Gastrostomy Tips from a Pediatric Surgeon

Dr. Julie Sanchez is a general & pediatric surgeon in Austin, Texas. She received her medical degree from the University of Texas Southwestern Medical School, completed her residency in general surgery at SUNY Brooklyn/Kings County Hospital, and her fellowship in pediatric trauma at Johns Hopkins Hospital in Baltimore, MD. Dr. Sanchez is part of a successful surgical practice in Austin, TX affiliated with Dell Children’s Hospital and has joined UT Dell Medical School as an affiliate professor. 

 

 Gastrostomy is a surgical procedure where an opening, called a stoma, is placed in the stomach. A G-button or feeding tube (G-tube, J-tube, or GJ-tube) is placed to assist with feeding, administering medicine, or for other reasons. Dr. Julie Sanchez, a pediatric surgeon and Spoonie Threads co-founder, gives her advice on best practices for taking care of feeding tubes and G-buttons after surgery.   

The first 6 weeks of having a G-button placed is the most critical time to allow the G-button tract and site to heal. The danger arises when the G-button is accidentally pulled out, and an attempt to replace the G-button is unsuccessful. An unsuccessful attempt to replace the G-button can create a false tract, or the stomach wall can detach.  

Preventing G-Tube dislodgement 

Unfortunately, G-button’s getting pulled or dislodged is very common in children. It is common for G-button’s to get pulled out from tripping on the extension tubing or the feeding cord getting tangled. Your child can also pull the G-button out himself/herself. These are the best ways to prevent dislodgement of a G-button:  

  1. Loop Extra Tubing: Loop the feeding cord or tube and clamp the spare feeding tube or cord close to the feeding bag to remove excess slack. 

 

 

  1. Disconnect the Feeding Cord: When not in use, disconnect the feeding tube or G-button.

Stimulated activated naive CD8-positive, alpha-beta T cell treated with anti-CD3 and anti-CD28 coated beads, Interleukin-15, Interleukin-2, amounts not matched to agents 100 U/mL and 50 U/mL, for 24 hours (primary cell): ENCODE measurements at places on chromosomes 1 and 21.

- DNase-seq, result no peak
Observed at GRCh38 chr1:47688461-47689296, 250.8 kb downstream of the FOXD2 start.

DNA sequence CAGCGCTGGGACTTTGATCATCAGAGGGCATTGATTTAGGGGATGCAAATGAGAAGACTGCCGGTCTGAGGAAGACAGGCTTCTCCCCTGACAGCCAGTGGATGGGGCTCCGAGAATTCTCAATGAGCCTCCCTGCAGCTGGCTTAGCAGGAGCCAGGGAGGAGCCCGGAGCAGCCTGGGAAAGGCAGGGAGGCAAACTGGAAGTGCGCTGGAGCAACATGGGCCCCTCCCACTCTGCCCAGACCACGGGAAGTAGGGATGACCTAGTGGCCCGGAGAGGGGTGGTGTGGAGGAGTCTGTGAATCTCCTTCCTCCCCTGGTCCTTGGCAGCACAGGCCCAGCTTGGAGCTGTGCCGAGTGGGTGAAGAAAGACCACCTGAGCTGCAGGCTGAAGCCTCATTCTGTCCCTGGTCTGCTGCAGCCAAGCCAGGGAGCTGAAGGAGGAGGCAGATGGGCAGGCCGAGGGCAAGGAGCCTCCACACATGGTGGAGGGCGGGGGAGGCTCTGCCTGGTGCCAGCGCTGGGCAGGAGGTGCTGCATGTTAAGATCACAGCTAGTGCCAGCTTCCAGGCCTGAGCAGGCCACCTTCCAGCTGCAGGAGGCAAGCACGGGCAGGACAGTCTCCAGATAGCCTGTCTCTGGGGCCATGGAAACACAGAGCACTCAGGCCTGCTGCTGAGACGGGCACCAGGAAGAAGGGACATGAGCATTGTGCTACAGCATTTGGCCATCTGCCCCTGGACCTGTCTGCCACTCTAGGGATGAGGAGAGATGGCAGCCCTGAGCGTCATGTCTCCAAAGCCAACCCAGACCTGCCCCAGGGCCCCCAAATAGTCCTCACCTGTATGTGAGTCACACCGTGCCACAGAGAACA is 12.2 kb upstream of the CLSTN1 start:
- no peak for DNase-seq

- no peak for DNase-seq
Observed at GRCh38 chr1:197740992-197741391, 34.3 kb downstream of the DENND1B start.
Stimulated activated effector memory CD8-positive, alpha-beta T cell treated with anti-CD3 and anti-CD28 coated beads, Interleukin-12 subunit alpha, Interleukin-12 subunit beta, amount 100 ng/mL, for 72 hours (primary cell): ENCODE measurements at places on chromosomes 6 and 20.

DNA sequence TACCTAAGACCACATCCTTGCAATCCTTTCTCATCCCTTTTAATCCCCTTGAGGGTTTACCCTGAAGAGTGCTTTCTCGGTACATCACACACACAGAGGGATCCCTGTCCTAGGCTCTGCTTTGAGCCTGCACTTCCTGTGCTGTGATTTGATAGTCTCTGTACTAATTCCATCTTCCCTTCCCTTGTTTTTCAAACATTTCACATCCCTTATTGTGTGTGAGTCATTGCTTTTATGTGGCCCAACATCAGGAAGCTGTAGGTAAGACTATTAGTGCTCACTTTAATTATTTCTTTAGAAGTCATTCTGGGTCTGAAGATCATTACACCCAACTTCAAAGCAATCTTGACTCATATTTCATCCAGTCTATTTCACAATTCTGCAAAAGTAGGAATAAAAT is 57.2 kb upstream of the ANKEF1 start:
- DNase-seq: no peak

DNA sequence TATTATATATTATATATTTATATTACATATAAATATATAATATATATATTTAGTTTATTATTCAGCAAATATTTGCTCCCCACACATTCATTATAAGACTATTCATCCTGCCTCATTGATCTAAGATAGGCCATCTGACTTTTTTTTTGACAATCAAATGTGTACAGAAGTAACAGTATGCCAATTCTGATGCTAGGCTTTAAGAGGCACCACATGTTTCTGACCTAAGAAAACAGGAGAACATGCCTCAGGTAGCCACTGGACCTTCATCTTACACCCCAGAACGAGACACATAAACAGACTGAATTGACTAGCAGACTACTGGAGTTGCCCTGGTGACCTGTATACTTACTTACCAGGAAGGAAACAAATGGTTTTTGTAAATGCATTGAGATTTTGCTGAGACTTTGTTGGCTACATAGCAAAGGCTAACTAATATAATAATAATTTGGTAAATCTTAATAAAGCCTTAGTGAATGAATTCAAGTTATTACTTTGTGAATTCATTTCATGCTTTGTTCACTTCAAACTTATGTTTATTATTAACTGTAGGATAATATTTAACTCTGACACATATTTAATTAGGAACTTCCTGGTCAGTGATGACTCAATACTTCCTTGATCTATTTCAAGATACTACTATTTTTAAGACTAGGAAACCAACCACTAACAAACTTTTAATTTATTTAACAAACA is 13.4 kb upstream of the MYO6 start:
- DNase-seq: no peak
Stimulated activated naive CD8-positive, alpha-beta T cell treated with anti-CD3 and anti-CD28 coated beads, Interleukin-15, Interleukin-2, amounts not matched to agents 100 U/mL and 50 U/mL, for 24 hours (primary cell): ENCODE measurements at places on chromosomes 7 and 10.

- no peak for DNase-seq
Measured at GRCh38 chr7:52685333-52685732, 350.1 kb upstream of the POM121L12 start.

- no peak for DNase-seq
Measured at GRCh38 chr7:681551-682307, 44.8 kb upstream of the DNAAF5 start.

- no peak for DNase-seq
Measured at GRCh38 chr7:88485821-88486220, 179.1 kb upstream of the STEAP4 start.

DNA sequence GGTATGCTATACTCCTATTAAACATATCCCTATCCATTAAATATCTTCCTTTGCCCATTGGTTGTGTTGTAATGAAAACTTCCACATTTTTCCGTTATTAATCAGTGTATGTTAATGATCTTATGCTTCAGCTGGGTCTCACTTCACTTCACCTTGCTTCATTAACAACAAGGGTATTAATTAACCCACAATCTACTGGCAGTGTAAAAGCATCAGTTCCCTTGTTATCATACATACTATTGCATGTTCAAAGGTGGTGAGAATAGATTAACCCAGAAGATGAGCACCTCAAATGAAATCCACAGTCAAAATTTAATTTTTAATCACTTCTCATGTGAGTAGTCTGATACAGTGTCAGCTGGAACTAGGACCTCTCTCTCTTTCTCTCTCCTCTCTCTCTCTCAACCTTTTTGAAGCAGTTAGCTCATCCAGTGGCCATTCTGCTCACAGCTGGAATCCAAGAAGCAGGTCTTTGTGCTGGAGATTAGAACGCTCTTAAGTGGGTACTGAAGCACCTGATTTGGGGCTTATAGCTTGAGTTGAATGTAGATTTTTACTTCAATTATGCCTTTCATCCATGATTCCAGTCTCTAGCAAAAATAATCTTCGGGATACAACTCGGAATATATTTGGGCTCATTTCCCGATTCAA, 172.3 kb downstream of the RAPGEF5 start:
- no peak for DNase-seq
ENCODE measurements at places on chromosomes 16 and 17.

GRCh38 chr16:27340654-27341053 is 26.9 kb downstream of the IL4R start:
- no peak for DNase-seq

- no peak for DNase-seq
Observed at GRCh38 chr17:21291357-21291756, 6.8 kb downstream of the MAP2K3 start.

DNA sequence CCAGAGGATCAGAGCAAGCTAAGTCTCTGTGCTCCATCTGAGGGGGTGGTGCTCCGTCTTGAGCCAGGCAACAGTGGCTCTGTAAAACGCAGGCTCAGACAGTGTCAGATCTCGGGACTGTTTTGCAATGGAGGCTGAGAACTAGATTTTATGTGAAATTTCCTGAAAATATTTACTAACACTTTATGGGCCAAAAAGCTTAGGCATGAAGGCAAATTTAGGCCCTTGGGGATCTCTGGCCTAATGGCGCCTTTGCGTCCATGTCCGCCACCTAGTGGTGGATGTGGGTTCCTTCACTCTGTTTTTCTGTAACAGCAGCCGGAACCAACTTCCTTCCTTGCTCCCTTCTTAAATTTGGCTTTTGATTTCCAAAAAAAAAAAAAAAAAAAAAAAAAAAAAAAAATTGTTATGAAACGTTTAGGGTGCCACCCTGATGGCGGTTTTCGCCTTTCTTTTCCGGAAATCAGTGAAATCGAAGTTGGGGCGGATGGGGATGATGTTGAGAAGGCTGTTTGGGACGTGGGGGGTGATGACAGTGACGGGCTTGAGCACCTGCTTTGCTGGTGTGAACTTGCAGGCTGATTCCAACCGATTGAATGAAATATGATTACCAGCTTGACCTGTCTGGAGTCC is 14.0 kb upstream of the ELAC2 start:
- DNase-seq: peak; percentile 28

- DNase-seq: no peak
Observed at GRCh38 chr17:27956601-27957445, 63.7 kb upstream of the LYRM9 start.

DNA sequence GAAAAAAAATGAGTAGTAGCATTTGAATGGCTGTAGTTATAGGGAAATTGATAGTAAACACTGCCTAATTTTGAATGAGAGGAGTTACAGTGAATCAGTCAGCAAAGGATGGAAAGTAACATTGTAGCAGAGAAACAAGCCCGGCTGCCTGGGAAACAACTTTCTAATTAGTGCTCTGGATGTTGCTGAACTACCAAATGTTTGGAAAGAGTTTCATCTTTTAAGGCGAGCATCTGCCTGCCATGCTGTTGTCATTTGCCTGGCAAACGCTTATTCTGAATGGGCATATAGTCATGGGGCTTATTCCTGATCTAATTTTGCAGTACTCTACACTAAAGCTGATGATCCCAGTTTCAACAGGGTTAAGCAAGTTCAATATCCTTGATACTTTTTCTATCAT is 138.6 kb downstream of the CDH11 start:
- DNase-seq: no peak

2. Secure the G button: Use a waistband, belt or a wrap to keep the G-button in place if the child is on continuous feeds or if your child is very active. 
     

Featured: Spoonie Threads Waistband in Pink 

 

Preventing skin irritation at the G-Tube Site 

Skin irritation (redness, dryness) and granulation tissue formation is common around G-button sites. Usually, skin irritation is caused by excess tension or friction. A G-button should sit comfortably on the skin with the ability to move freely. Here are some tips on how to prevent skin irritation: 

  1. Keep it Clean & Dry

Prevent skin irritation by keeping the G-button site clean and dry. G-button pads can help comfort your child’s skin and absorb drainage away from the skin. I recommend replacing the G-button pad daily and as needed when it is soiled. It is important to make sure the pad does not remain moist or damp. A moist G-button pad can contribute to further skin irritation and or skin breakdown. 

 

Featured: Spoonie Threads G-tube pads in Royal, Navy and Black

 

Spoonie Threads g-tube or g-button pads have sensory friendly seams. The
gentle velcro closure sits beneath the g-tube and is easy to open and close. The
outer surface made from soft, water-resistant polyurethane laminate (PUL). The